Harker Schoolreview by Princeton University student. The academic program at the Harker School is robust, especially in the sciences. There are two to three levels of most classes. For example, for Chemistry, there is a "regular" class, an "honors" class, and an "AP" class. You can skip right to AP, and 95% of Harker students consistently get 4s or 5s on every subject in over 20 AP Courses. While there was a considerable amount of work, I rarely found it unreasonable. Class sizes were small, between 10 and 18 students, and I was able to develop great relationships with my teachers. The student body is intense and very focused on being accepted to top schools, predominantly the Ivy Leagues, Stanford, and top UCs. One serious complaint I have about the academics is that they are largely focused on testing "to the AP." The humanities certainly need some work. I was not asked to construct serious arguments in my English or social science classes until college. I never wrote a paper over two pages long in my AP English class. This is very effective for achieving great results on standardized tests, but it left me disappointed with the quality of my writing when compared to my peers at Princeton.
The overall quality of life is definitely very high. Dining is excellent. They bring in interns from culinary schools who make a variety of exotic dishes. The facilities have improved dramatically since I've left, but they are also top notch. Especially notable is how technologically advanced the school is, billing itself as "Silicon Valley's high school." The area around campus is not suburban--we are right off the highway, but in my 8 years there I never heard of a student being mugged or even running into any bad characters. Spirit events, homecoming rallies, and dances are comparable to other schools. In terms of the diversity of the background, Harker is overwhelmingly Asian and Indian. This is largely because it is considered the best math and science school in the area (and the best school overall), but it means the overall diversity is not very high, though it is largely made up of minorities. In my senior year, there were only TWO wholly black students, and one Hispanic student. I believe those numbers are slightly better now, though.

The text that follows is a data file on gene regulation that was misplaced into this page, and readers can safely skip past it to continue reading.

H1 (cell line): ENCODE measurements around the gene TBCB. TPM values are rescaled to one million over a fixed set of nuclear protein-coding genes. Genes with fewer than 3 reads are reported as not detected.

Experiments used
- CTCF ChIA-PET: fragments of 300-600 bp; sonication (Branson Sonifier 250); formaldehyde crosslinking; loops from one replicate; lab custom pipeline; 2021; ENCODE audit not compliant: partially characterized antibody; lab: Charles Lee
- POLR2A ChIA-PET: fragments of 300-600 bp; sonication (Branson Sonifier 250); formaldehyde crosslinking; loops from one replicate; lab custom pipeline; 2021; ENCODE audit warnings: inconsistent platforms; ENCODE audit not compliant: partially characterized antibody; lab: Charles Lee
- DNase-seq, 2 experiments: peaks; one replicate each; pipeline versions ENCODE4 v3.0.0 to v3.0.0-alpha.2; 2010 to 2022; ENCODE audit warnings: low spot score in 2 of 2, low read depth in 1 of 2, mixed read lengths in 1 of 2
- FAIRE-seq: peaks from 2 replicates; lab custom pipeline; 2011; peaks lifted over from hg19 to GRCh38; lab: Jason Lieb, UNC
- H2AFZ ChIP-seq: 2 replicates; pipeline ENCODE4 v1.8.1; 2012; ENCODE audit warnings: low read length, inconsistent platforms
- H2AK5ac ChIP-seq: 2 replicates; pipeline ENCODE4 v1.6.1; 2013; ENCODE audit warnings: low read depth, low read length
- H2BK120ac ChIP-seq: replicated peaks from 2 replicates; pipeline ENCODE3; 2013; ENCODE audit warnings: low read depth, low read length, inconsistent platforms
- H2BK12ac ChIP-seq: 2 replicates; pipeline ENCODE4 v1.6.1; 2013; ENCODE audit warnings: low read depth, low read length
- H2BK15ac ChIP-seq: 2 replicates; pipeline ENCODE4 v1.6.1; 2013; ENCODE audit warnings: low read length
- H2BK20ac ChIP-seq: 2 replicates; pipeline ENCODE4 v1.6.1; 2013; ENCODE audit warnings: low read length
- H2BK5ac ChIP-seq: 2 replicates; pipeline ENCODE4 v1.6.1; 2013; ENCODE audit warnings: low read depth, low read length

Since Harker is a relatively new and small school, the quality of the athletic programs has varied. However, the campus has improved dramatically since I left, and all the teams--football, basketball, volleyball, have been extremely competitive. Volleyball had an amazing season and went to the state championships this past year. Boys basketball and football are also great programs. The debate team is also particularly notable. Personally, I played varsity basketball and football and found both programs to be very rewarding. Both work incredibly hard and have made remarkable strides over the past few years. Junior Statesmen of America is also a great politically oriented organization. Harker's JSA chapter won "State Chapter of the Year" last year, and was my introduction to politics.